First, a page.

Chiang Mai unites in royal mourning
Thousands flock to Wat Suan Dok to pay last respects to the late Princess Galyani Vadhana
The Governor of Chiang Mai,
Wiboon Sa-nguanpong is seen performing religious rites to mark the royal
cremation ceremony in front of a portrait of Her Royal Highness Princess
Galyani Vadhana at Wat Suan Dok in Chiang Mai.
Saksit Meesubkwang/Elena Edwards
Whilst the beautiful and traditional ceremonies associated with the
funeral and cremation of HRH the late Princess Galyani Vadhana were being
conducted in Bangkok, black-clad mourners here in Chiang Mai were gathering
at Wat Suan Dok in their thousands to lay sandalwood flowers in front of the
crematorium and join, in support of HM King Bhumibol, Queen Sirikit, the
Royal Family and the whole of Thailand, in grief and remembrance of the life
and works of the greatly-loved Princess.
In attendance at the ceremony were the Governor of Chiang Mai, Wiboon
Sanguanpong, the Chiang Mai Consul Generals, members of the Northern
aristocracy, government officials and groups of volunteer medical
professionals who had participated in the many projects, sponsored by
Princess Galyani Vadhana during her visits to the province, which gave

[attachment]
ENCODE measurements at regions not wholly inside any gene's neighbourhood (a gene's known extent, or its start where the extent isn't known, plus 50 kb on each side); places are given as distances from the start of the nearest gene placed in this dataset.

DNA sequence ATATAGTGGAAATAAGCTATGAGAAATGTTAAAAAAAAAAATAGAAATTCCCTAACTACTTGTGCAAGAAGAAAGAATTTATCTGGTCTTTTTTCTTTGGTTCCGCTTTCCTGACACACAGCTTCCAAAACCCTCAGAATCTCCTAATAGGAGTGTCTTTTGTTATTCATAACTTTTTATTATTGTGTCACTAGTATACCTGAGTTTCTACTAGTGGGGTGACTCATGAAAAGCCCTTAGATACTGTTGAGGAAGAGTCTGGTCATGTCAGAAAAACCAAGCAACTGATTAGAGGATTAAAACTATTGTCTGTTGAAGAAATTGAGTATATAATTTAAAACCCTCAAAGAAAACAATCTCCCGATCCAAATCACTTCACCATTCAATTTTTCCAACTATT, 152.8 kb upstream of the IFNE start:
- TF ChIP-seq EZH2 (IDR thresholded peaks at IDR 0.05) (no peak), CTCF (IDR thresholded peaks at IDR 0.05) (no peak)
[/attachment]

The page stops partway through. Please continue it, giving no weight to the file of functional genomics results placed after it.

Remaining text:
medical assistance to the poor in rural areas.
Whilst the ceremonies of mourning were taking place in Bangkok and here in
Chiang Mai, another poignant commemoration of the Princess’s life and works
was taking place high in the mountains surrounding the city.
The Black Muser hill tribe, although mostly unable to speak Thai, are deeply
grateful to the Thai Royal Family for allowing them to live in peace on the
land. Although their travel to Bangkok to attend the ceremonies is forbidden
by law, the local village shaman held a day-long tribal ceremony, in which
the entire village joined, to elevate the soul of the late and greatly loved
Princess to eternal peace. They are reported as being sad that they could
not go to Bangkok, but felt that they had to do something to show their love
for the Royal Family and to be part of the national mourning.
The Chiang Mai expat community, many of whom were aware of the kindness and
concern towards the poor and underprivileged shown by the Princess, joined
in the mourning at the loss of a great and generous lady, who, since her
death, has been sadly missed by all. Many of us, uncertain about the correct
mourning procedures at local Wats, preferred to stay at home and watch with